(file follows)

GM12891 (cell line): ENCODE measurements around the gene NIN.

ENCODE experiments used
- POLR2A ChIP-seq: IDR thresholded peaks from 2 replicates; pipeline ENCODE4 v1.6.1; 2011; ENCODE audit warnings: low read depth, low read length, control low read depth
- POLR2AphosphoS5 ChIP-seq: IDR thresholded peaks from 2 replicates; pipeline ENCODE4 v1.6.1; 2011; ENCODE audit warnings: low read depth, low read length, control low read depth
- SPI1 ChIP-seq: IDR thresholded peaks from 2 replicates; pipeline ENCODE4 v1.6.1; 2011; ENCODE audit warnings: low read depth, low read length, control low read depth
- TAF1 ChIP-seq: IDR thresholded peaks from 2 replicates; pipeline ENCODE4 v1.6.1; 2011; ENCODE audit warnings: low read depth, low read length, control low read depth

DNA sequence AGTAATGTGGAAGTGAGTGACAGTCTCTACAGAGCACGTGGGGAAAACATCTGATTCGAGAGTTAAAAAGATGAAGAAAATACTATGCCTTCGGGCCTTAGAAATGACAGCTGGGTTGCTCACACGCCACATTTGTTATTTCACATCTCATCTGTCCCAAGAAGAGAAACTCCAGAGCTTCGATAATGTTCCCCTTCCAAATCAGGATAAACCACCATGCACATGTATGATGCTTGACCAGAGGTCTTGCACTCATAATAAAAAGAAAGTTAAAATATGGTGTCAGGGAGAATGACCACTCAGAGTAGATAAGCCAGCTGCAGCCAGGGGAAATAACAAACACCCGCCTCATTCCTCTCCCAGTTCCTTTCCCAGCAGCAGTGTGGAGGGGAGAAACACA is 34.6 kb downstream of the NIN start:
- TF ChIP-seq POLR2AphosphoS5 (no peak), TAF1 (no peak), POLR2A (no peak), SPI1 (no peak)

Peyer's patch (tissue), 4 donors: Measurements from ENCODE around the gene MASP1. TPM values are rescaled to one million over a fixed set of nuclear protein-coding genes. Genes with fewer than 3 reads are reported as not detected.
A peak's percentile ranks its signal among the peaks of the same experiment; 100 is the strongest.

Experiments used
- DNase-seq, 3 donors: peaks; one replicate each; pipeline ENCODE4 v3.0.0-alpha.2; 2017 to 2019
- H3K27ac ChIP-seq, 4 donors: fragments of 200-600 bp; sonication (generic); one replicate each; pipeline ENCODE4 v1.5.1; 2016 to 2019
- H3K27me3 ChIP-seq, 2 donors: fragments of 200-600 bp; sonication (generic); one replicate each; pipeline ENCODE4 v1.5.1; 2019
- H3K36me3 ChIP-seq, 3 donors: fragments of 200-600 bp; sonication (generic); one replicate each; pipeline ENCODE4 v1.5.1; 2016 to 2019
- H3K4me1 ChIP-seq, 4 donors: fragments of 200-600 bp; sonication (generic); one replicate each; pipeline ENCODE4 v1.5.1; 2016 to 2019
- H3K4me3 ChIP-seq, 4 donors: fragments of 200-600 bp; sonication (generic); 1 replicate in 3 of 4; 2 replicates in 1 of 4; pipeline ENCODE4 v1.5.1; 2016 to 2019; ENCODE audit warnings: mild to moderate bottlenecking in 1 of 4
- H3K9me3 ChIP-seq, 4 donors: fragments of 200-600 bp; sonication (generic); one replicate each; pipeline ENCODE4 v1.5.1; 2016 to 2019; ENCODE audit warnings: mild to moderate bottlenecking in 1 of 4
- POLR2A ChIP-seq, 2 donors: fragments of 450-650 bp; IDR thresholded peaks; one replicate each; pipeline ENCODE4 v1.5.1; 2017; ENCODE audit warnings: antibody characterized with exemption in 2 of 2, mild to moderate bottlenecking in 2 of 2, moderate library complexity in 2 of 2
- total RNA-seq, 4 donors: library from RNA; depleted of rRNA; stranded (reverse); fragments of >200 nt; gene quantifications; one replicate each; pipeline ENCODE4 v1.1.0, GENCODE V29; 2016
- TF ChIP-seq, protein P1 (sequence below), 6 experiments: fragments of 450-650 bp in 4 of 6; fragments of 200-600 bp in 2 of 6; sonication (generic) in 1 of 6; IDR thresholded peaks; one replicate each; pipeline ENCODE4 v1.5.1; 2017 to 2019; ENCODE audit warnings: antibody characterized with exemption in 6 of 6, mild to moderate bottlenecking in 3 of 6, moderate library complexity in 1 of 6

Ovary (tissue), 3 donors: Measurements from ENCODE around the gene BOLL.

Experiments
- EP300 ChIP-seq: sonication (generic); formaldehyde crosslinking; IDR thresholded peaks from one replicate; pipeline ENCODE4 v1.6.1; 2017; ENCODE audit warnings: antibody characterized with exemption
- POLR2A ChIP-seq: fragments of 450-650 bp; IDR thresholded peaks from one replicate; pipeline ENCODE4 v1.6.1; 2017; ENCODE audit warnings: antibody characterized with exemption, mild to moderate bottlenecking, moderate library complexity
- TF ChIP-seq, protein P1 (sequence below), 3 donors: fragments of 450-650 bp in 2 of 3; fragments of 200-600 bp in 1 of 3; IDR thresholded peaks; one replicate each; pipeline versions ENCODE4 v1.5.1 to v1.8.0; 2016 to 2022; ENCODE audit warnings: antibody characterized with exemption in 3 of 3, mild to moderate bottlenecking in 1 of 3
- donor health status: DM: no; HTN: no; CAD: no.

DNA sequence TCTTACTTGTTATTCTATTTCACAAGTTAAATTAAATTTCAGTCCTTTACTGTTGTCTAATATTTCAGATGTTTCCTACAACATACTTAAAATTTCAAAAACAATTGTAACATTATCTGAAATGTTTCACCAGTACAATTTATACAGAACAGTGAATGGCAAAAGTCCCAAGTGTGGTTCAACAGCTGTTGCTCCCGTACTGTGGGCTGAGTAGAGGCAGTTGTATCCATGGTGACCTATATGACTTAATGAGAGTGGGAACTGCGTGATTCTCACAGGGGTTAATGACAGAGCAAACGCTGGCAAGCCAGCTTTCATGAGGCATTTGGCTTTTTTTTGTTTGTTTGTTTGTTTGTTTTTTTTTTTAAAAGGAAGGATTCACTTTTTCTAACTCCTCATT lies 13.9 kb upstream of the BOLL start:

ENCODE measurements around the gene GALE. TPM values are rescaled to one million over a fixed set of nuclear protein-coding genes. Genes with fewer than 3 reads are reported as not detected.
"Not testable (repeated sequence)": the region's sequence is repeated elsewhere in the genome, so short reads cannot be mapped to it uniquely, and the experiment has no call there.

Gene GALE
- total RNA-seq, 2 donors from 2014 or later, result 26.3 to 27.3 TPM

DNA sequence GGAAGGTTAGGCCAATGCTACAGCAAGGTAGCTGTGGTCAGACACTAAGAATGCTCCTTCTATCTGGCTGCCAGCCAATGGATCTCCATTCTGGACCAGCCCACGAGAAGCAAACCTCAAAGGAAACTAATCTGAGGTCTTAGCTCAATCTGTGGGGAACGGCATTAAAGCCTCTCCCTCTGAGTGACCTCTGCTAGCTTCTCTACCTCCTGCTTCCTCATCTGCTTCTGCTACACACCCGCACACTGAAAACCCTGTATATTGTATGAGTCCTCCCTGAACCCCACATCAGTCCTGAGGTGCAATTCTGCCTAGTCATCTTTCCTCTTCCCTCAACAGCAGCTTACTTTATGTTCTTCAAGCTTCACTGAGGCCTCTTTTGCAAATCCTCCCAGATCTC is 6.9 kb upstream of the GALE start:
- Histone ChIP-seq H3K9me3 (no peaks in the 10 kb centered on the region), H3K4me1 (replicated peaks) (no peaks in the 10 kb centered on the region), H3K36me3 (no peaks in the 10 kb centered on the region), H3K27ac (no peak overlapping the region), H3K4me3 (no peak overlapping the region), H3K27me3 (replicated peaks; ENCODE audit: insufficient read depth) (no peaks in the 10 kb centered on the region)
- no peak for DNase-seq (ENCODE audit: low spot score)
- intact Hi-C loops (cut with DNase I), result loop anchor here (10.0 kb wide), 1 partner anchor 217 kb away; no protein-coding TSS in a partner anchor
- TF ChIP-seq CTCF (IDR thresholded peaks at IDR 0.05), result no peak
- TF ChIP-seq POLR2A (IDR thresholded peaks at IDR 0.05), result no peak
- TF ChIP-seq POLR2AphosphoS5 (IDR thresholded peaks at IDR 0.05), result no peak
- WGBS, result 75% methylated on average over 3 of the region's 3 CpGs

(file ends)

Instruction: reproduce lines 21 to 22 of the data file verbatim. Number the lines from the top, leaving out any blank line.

- TF ChIP-seq, protein P1 (sequence below), 6 experiments: fragments of 450-650 bp in 4 of 6; fragments of 200-600 bp in 2 of 6; sonication (generic) in 1 of 6; IDR thresholded peaks; one replicate each; pipeline ENCODE4 v1.5.1; 2017 to 2019; ENCODE audit warnings: antibody characterized with exemption in 6 of 6, mild to moderate bottlenecking in 3 of 6, moderate library complexity in 1 of 6

Ovary (tissue), 3 donors: Measurements from ENCODE around the gene BOLL.